5) Job creation has been successful in Hungary in the last few years because we followed our own path [and because half a million people at the minimum disappeared from the Hungarian labour market, but work in the EU]. Brussels now attack our measures to create jobs. What should Hungary do?
    a. On the future of the Hungarian economy, we, Hungarians must decide
    b. Brussels can decide on this.
    6) Hungary is determined to reduce the tax burden. Brussels is not attacking Hungary for this too. What should Hungary do?
    a. Let’s insist on the principle that the reduction of the tax burden is determined by the Hungarians.
    b. Let Brussels decide on this.

  35. Laszlo
    Very interesting. The results won’t be so interesting because of the way the questions are framed and Russian involvement. It does give credence to the idea that Russia is seeking to undermine and ultimately destroy the EU. I can see why they would want to.

  36. Laszlo

    Is this kind of Government “survey” a one-off in Hungary, or have their been similar ones before?

  37. cougar2802

    I just love your posts. You attack TM and then object to anyone who says anything about your wife NS.
    Sensitive or what?
    The difference between Brexit and Scottish Nationalism in hyperbolic terms is that the uk is seeking to free itself from slavery whereas Scotland merely wants to change its slave master. But remember even on your own terms you remain a slave.You will just have to remember to call Merkel the “Massa” from hereon in.

  38. Ashcroft poll – “Do you think Britain is on the right track, or heading in the wrong direction?”

    Geographic crossbreaks at best, can only be pointers, but there seems a considerable degree of consistency across England that “Britain” is on the right track – 44% to 37% – (only London and the NE dissenting, and the NW only marginally agreeing).and England’s “fringe nation” of Wales pretty much in agreement with England.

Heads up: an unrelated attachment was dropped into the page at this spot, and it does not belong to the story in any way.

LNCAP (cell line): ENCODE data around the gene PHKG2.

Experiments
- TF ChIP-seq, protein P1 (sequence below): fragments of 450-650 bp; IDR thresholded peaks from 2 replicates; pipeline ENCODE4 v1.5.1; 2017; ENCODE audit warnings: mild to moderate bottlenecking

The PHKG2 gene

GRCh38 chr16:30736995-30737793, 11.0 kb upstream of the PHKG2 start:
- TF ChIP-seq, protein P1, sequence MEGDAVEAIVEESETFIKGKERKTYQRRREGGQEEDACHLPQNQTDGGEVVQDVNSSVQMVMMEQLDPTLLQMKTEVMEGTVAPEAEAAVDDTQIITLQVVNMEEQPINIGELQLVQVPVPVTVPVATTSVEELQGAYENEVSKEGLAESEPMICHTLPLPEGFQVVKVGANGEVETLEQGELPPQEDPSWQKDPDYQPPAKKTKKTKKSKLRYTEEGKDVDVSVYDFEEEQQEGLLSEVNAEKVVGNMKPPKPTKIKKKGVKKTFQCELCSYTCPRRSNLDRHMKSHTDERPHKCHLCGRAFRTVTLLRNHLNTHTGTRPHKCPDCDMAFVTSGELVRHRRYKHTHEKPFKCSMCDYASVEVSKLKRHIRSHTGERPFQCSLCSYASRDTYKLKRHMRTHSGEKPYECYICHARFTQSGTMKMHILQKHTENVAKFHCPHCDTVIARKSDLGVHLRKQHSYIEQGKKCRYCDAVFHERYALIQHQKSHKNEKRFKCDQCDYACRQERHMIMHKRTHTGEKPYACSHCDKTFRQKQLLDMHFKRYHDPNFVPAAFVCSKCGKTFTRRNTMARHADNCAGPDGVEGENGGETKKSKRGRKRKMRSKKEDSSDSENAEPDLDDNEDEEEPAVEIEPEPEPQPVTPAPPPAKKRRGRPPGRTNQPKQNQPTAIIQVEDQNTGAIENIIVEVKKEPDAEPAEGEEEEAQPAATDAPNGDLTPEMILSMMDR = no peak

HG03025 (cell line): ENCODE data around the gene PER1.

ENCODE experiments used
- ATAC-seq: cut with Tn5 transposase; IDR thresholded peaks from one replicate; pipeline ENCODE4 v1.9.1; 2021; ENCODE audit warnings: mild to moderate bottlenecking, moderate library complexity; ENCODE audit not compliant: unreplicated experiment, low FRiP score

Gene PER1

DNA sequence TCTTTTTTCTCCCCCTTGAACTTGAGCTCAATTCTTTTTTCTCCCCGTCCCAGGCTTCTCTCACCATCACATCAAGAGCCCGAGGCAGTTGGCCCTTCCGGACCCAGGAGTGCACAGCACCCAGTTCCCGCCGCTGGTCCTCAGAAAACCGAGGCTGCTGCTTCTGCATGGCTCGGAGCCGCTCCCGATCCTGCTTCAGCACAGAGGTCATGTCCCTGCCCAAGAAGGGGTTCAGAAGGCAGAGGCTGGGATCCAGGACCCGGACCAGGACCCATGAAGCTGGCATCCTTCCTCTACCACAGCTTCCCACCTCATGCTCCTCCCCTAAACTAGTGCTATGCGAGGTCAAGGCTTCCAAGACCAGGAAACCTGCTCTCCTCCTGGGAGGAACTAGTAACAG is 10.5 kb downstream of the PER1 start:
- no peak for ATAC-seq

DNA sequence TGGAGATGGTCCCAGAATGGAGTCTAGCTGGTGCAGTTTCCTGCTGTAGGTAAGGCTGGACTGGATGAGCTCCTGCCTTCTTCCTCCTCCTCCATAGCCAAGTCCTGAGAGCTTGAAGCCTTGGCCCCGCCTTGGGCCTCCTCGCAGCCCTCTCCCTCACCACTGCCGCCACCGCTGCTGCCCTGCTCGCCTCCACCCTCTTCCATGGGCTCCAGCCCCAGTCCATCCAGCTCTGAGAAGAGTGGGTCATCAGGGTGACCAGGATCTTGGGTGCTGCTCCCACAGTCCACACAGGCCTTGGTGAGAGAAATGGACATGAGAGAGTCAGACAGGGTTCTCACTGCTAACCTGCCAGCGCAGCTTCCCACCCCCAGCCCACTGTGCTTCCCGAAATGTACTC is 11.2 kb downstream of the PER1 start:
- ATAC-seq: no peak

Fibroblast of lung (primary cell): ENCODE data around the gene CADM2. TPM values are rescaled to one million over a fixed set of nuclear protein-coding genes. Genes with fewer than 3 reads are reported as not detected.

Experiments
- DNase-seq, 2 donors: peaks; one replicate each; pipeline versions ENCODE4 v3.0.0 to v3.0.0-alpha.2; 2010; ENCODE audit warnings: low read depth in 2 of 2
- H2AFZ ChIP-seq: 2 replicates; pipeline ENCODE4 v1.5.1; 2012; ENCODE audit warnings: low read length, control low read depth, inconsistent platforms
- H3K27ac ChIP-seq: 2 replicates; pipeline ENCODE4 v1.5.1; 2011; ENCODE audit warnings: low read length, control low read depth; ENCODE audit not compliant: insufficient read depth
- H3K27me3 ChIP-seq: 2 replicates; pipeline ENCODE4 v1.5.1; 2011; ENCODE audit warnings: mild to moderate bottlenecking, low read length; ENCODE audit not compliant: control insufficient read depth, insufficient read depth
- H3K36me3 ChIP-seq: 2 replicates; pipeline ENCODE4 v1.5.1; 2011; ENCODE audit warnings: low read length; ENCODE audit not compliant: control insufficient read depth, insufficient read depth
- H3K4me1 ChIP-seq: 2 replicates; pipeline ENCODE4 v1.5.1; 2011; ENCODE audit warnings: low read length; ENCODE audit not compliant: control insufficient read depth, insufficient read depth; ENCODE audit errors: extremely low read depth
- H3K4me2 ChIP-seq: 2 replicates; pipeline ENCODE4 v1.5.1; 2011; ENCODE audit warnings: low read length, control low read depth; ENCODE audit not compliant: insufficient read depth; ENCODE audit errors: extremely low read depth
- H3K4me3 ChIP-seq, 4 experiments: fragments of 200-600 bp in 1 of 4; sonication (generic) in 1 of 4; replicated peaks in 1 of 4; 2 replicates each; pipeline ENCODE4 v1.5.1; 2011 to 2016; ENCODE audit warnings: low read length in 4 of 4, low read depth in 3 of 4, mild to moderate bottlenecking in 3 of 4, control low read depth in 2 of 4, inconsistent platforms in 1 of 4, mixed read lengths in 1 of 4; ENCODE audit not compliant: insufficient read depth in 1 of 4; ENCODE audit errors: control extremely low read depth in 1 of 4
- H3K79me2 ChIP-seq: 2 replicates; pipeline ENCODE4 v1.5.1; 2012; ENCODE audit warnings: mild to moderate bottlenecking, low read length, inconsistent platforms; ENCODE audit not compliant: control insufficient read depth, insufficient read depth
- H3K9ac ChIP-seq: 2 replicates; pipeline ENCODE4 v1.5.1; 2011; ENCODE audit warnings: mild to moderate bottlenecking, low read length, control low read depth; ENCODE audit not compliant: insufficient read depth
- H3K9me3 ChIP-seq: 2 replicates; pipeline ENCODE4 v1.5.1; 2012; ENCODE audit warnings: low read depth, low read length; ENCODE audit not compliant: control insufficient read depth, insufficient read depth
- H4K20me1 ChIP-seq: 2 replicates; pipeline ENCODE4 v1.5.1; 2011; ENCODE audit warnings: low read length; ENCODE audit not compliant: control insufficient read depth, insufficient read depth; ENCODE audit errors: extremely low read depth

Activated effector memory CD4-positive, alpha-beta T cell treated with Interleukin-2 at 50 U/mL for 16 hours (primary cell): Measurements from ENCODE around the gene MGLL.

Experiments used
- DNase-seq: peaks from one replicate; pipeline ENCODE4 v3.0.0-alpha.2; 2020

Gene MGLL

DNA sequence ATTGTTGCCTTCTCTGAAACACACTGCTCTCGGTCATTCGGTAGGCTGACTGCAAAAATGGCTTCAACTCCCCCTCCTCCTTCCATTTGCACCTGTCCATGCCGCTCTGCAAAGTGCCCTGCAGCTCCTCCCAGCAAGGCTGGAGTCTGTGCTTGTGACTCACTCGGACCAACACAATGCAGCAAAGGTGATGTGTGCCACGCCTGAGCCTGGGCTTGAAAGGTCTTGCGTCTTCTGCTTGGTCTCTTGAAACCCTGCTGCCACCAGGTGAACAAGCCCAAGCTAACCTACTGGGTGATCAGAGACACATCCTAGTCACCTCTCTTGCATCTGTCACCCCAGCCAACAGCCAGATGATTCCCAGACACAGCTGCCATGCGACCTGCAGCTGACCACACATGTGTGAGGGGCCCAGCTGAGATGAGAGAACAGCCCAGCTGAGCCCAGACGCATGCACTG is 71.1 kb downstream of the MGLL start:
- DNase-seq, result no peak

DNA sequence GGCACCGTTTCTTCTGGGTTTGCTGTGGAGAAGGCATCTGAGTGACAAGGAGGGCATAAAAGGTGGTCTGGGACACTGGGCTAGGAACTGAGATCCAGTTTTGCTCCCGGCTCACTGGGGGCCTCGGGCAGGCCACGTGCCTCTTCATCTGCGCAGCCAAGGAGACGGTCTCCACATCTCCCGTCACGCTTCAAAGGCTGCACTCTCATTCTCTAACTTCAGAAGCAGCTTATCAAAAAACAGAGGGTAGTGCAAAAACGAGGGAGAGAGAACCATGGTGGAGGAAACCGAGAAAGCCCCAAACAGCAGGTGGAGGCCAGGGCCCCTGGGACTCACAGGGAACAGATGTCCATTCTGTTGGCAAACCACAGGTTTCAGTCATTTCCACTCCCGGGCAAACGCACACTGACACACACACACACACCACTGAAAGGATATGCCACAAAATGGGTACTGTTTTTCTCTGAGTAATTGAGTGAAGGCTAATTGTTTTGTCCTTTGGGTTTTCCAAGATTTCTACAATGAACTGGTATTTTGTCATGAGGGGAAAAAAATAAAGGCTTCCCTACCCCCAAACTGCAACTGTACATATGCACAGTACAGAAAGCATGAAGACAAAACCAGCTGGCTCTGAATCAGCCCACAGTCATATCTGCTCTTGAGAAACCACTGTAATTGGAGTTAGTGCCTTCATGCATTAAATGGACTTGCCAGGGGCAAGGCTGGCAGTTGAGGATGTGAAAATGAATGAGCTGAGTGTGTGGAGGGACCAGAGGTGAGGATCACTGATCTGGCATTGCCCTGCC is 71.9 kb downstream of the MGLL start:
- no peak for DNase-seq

One part of Britain, seems less convinced. Only 27% of Scots responded that the track was correct, while 55% thought Britain was heading in entirely the wrong direction.

    The views of those in the more isolated part of the UK – in the other main island of the archipelago – are ignored, as per usual, as there is little interest as to what goes on there.

    Due to the way Ireland was partitioned, that is unlikely to change – even as the potential of the “fractured basement” becomes clearer :south of Scottish waters, the remaining oil repositories are for the benefit of the Republic.

  39. On the Ashcroft Poll and weighting – he gives the demographic breakdown by region – so we could reweigh and get a proper sample for Scotland. It is already weighted to Scotland’s GE 15 vote and EU Ref vote.

  40. Couper

    I said earlier that the Scots sample in Ashcroft was a little SNP heavy.

    While “all respondents” match the GE15 figures, the ones for those who actually voted are a bit too high for SNP.

    Since the sample is small, there is far too big an moe for any adjustment to be worthwhile.

    The numbers are indicative, rather than precise and, if they don’t vary too much from Full Scottish polls, are worth noting.

    I wouldn’t want to push a subset of a GB poll any further.

  41. OldNat

    They had a number of them of these (the third one is particularly interesting, because from the barcode the campaign officer could identify the respondent, as a result of the complaint by the Data Protection of Ombudsman, the Ombudsman’s position was abolished).

    All of them had the same pattern in terms of questions and answers. The returned surveys are around 700,000 for each.

    2010: on pensions and benefits
    2011: on constitution
    2011: on reduction of energy bills, educational subsidies, helping people who borrowed mortgage in foreign currency (SFR)
    2012: taxation, NIC, energy bills, mortgages in foreign currency, corporate tax
    2015: terrorism and migration

  42. Laszlo

    Thanks. Government by Daily Mail?

  43. Pete B

    Yes, creating discord is the main thrust of the Russian policy currently (but it is true for the generic US one too) – it is evident from the alt-fact Russian sites (actually they are factual, just they are framed, and don’t really reflect the real priority of the day).

    The unusual pattern in this is the combination of the policy with huge Russian investment in Eastern Europe (but Chinese investment is growing there exponentially too, and very little is written about it, especially about its combination with policy).

  44. OldNat